Mexican play to open UTPA theatre season Oct. 6
Posted: 09/22/2010
Share |

Imagine taking a business trip and getting arrested for the murder of someone you never met. That is the storyline of the University Theatre Productions' Mainstage performance of "The Clockmaker from Cordoba," which opens the 2010-2011-theatre season for UTPA on Oct. 6.

The surreal play set in 17th century Veracruz, was written by one of Mexico's most popular playwrights Emilio Carballido, who passed away in February 2008. The theatrical production focuses on a young clockmaker named Martin Gama, who while on a business trip is suddenly arrested and charged with robbery and murder of persons unknown.

The production runs at the Albert L. Jeffers Theatre on the campus Oct. 6-9, 8 p.m. and Oct. 10, 2 p.m.

Dr. Eric Wiley, associate professor for communication and director of Clockmaker, said the play appealed to him for many reasons.

"It addresses some very serious aspects of Mexican political culture in a buoyant and magical framework. It also resonates in surprising ways with the almost lawless situation in some parts of Mexico today. But while it is critical of the political culture of Mexico, it nonetheless serves up a comic vision of colonial Veracruz that bristles with vitality and charm," Wiley said.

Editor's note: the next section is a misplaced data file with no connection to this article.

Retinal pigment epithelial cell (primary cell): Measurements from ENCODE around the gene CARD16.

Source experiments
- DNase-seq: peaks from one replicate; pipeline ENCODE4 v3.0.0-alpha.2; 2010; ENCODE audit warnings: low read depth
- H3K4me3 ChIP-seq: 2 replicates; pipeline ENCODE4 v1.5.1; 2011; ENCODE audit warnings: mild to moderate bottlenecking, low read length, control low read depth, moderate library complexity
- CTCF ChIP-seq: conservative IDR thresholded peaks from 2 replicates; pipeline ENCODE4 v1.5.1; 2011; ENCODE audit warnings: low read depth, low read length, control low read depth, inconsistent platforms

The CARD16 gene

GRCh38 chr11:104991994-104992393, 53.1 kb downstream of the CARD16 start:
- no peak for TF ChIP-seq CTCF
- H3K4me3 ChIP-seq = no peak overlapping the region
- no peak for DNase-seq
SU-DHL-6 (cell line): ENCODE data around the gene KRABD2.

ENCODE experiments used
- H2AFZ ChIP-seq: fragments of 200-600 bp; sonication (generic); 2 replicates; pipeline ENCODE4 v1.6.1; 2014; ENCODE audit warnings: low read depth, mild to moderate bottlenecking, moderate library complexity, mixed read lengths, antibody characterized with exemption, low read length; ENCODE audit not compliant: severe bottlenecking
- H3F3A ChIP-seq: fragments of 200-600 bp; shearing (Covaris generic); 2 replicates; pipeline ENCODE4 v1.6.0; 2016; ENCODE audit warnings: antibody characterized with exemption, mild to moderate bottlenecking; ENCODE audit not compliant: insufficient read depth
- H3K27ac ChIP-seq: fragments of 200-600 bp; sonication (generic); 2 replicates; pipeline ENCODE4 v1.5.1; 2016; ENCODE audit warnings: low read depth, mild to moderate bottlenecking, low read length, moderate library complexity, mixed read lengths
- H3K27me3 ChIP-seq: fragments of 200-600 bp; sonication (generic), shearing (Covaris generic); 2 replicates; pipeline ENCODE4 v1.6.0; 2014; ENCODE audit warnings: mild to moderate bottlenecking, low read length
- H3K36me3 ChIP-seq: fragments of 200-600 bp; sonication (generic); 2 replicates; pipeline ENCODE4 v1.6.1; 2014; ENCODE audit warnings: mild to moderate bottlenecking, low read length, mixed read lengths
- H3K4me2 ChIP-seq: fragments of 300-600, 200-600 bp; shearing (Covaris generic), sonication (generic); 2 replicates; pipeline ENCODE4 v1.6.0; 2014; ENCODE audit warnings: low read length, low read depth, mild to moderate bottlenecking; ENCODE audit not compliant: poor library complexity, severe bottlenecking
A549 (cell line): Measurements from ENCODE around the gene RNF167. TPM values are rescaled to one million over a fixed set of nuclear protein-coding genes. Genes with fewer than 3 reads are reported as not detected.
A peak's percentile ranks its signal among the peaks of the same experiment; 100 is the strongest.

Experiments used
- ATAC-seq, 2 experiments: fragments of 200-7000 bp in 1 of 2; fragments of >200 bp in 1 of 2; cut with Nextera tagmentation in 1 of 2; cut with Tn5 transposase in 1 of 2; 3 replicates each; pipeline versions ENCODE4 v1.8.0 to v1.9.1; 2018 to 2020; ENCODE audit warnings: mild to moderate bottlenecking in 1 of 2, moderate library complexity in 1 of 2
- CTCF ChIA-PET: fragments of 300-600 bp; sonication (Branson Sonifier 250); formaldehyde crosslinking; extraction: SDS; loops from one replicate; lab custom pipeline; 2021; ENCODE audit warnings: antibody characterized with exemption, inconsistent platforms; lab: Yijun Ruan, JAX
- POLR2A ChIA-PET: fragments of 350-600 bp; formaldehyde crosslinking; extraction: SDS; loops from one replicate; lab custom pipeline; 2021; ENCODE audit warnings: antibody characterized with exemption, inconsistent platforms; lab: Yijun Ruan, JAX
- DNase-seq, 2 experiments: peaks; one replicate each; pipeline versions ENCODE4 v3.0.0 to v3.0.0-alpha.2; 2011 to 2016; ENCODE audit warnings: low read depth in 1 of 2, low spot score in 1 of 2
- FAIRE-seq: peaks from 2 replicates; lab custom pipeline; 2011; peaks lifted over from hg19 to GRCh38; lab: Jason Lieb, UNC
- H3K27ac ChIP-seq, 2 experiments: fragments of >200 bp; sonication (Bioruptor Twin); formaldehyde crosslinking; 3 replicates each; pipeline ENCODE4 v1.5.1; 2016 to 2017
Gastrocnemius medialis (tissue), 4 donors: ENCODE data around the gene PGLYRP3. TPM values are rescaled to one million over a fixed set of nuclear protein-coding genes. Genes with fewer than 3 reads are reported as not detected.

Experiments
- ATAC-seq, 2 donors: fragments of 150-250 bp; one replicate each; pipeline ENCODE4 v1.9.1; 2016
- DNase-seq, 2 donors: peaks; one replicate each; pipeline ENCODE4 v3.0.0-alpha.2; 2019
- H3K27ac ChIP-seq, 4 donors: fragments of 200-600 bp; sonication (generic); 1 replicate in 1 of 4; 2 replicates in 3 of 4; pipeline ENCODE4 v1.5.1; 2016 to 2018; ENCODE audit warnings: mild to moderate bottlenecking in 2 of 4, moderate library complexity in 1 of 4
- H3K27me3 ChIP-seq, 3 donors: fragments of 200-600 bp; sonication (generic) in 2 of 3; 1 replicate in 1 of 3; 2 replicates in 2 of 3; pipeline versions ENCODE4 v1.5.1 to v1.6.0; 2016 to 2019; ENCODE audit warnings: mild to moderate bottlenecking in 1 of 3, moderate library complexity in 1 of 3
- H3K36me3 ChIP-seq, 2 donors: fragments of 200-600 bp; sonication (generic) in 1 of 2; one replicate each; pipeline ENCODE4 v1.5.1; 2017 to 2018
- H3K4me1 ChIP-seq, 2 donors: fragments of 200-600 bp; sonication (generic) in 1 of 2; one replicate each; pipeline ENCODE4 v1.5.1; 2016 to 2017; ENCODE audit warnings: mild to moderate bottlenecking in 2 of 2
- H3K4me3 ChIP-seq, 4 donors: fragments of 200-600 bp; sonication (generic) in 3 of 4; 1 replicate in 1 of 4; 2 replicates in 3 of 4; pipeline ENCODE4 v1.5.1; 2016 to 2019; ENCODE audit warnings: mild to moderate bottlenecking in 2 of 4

Ultimately, Wiley said he wanted to share with the public "the colorful stage poetry and wry intelligence of Carballido's plays."

"His work is gaining recognition in the United States now and I think we will see more and more of his plays on stage," Wiley said.

Dr. Jack R. Stanley, director of drama at UTPA, said if you've never heard of this play - that is one good reason for you to come and check out the Clockmaker.

"A primary mission of an educational theatre is to bring to the public plays of great worth that may not be available to them commercially. This play, by one of contemporary Mexico's outstanding playwrights, was chosen for that reason. We try to bring audiences diversity, from great plays of ancient Greece to worthwhile new plays that may not be available in for-profit theatres," Stanley said.

For more information on the University Theatre, visit For tickets and reservations, call the University Theatre Box Office at (956) 665-3581. The University Theatre Box Office opens one hour prior to all performances.